What is the CATCC? Carrier Air Traffic Control Center. Maintains primary control of airborne aircraft operating from the carrier and is responsible for the status and upkeep of all carrier air operations.
What is the FLOLS? Fresnel Lens Optical Landing System. Provides the pilot with visual indication of his/her relative position with respect to a prescribed glide slope.
What is MOVLAS? Manually Operated Visual Landing Aid System. Emergency signaling system that is intended to be used when the primary optical landing system is rendered inoperable. Also used for training pilots/LSO.
What are the three installation modes aboard a ship? Station 1(immediately in front of FLOLS). Station 2&3 are independent of FLOLS. Located on port and starboard sides.
What is AAW? Anti-Air Warfare. The detection, tracking, destruction or neutralization of enemy air platforms and airborne weapons.
What is AMW? Amphibious Warfare. Attacks launched from the sea by naval forces and by landing forces embarked in ships of craft designed to achieve a shore presence in a littoral zone.
What is CCC? Command, Control and Communications. Providing communications and related facilities for coordination and control of external or organizations or forces.
What is MIW? Mine Warfare. The use of mines for control/ denial of sea or harbor areas and mine countermeasures over, under, or upon the surface.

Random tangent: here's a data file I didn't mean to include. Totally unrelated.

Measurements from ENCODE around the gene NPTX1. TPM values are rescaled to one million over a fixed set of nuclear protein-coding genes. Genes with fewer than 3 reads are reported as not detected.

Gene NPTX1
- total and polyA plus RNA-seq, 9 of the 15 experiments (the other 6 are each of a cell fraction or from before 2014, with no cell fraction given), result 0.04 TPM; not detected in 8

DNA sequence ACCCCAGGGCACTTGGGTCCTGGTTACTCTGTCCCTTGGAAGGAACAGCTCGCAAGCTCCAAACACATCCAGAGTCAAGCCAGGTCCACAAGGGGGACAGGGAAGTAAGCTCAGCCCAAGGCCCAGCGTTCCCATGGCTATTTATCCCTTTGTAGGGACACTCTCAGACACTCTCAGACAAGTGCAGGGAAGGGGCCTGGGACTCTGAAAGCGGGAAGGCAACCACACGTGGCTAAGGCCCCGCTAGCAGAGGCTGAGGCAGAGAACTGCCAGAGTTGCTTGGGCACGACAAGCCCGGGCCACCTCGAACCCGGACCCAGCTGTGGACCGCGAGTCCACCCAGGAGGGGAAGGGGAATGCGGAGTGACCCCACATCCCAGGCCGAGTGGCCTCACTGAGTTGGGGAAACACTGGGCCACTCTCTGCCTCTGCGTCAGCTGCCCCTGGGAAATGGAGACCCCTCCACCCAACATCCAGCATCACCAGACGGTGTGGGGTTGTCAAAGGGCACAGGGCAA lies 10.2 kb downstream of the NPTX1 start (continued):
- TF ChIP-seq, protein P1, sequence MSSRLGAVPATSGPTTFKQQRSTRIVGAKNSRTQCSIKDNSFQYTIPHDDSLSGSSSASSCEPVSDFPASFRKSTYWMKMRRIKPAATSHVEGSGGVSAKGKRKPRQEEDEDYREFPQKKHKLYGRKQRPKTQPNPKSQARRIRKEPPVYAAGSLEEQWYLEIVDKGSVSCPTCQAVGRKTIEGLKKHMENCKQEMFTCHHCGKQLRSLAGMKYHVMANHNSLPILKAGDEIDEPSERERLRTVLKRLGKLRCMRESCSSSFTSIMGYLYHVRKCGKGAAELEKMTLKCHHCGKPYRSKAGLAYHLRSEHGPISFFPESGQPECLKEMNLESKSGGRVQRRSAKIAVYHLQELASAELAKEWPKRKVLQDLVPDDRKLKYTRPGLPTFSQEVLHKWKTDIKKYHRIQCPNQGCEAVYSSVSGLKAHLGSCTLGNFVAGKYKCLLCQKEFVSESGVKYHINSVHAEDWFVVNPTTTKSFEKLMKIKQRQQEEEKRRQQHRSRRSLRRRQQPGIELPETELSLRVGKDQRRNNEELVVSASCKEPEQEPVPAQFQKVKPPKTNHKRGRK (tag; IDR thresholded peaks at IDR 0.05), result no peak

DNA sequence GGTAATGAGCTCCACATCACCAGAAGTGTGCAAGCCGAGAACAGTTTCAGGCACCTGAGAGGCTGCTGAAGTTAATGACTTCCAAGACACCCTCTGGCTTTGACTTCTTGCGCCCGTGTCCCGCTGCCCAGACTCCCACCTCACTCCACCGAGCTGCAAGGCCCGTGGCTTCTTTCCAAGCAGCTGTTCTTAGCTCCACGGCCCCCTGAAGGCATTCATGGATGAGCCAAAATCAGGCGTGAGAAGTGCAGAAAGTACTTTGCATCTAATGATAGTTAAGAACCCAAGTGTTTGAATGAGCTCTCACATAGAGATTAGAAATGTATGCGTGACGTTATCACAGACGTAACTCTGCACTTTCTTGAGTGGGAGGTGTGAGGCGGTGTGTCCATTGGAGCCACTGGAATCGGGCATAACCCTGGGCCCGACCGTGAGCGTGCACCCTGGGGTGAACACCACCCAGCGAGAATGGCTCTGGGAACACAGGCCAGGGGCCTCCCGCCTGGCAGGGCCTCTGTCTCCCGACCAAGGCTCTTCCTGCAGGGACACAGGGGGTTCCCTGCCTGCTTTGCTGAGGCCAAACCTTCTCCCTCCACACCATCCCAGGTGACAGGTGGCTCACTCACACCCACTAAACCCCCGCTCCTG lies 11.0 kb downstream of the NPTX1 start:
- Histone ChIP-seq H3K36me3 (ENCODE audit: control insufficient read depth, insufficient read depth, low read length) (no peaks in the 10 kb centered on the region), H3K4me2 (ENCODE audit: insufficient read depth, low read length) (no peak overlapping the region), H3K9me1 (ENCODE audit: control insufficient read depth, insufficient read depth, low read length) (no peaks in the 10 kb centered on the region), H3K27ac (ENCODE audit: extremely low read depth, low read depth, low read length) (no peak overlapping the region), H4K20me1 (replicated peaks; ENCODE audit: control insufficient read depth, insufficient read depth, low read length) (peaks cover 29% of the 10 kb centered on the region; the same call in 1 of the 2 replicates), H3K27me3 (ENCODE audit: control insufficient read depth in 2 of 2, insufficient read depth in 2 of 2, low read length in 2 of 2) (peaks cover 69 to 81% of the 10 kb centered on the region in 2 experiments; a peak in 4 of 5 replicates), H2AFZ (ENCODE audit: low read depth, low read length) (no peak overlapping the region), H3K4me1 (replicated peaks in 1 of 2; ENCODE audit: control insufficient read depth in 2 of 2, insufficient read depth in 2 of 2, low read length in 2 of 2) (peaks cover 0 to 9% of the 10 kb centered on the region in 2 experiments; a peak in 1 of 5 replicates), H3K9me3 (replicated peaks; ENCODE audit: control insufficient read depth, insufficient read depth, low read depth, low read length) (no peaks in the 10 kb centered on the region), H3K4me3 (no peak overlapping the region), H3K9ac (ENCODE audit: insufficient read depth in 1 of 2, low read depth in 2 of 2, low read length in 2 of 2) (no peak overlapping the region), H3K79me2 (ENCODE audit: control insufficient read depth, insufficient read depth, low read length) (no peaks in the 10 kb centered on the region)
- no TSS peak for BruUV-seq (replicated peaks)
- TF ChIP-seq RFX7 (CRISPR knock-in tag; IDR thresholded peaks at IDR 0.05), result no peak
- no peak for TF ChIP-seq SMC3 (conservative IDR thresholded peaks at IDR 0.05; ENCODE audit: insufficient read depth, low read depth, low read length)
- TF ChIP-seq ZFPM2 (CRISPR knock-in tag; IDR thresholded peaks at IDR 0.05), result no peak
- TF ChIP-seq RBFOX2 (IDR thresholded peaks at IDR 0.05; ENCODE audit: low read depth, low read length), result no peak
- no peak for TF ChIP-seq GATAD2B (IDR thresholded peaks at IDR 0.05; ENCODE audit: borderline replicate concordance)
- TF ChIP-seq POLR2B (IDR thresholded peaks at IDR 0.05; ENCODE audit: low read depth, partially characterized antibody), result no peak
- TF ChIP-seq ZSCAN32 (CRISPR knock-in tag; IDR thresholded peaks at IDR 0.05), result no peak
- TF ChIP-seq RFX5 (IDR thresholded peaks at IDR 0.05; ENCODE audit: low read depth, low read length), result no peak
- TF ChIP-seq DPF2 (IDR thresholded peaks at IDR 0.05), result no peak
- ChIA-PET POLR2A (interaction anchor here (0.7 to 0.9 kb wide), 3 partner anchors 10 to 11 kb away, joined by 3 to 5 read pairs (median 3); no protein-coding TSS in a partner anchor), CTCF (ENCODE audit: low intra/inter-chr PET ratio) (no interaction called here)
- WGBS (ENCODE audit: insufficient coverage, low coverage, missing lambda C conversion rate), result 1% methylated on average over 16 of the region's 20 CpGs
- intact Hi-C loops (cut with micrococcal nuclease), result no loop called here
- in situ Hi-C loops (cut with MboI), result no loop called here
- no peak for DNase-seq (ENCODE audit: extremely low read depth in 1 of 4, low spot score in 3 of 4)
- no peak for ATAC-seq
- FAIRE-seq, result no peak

What is MOB? Mobility. The ability of naval forces to maneuver and maintain themselves in all situations over, under or upon the surface.
What is NCO? Non-Combat Operations. Selected operations of a noncombatant nature not clearly categorized in any other Warfare mission area.
What is STW? Strike Warfare. The destruction or neutralization of enemy targets ashore through the use of conventional or nuclear weapons.
Who is the CNO? ADM. John Richardson.
Who is the MCPON? MC Giordano
Who is the SECDEF? Ashton Carter
Who is the SECNAV? Ray Mabus
What are the three objectives of first aid? To prevent further injury, infection and the loss of life.
What are the four methods of controlling bleeding? Direct pressure, elevation, pressure points, tourniquet.
What is a pressure point? Where a main artery lies near the skins surface over a bone.
What are the 11 pressure points? Temple, jaw, neck, collar bone, inner upper arm, inner elbow, wrist, upper thigh, groin, knee, ankle.
Describe a first degree burn. Produces redness, warmth and mild pain.
Describe a second degree burn. Causes red blistered skin and sever pain.
Describe a third degree burn. Destroys tissue, skin and bone. Pain may be absent due to nerve endings being damaged.
What are the two types of fractures? Closed/simple, open/compound
What is electric shock? When a person comes into contact with an electric source, shock occurs.
What are the indications of an obstructed airway? Inability to talk, grasping throat, exaggerated breathing efforts and the skin turning a blueish color.
What is heat exhaustion? A disturbance of blood flow to the brain
What are the symptoms of heat exhaustion? The skin is cool, moist and clammy and the pupils are dilated. Body temperature may be normal or high and victim will be sweating profusely.
What is heat stroke? A breakdown of the sweating mechanism.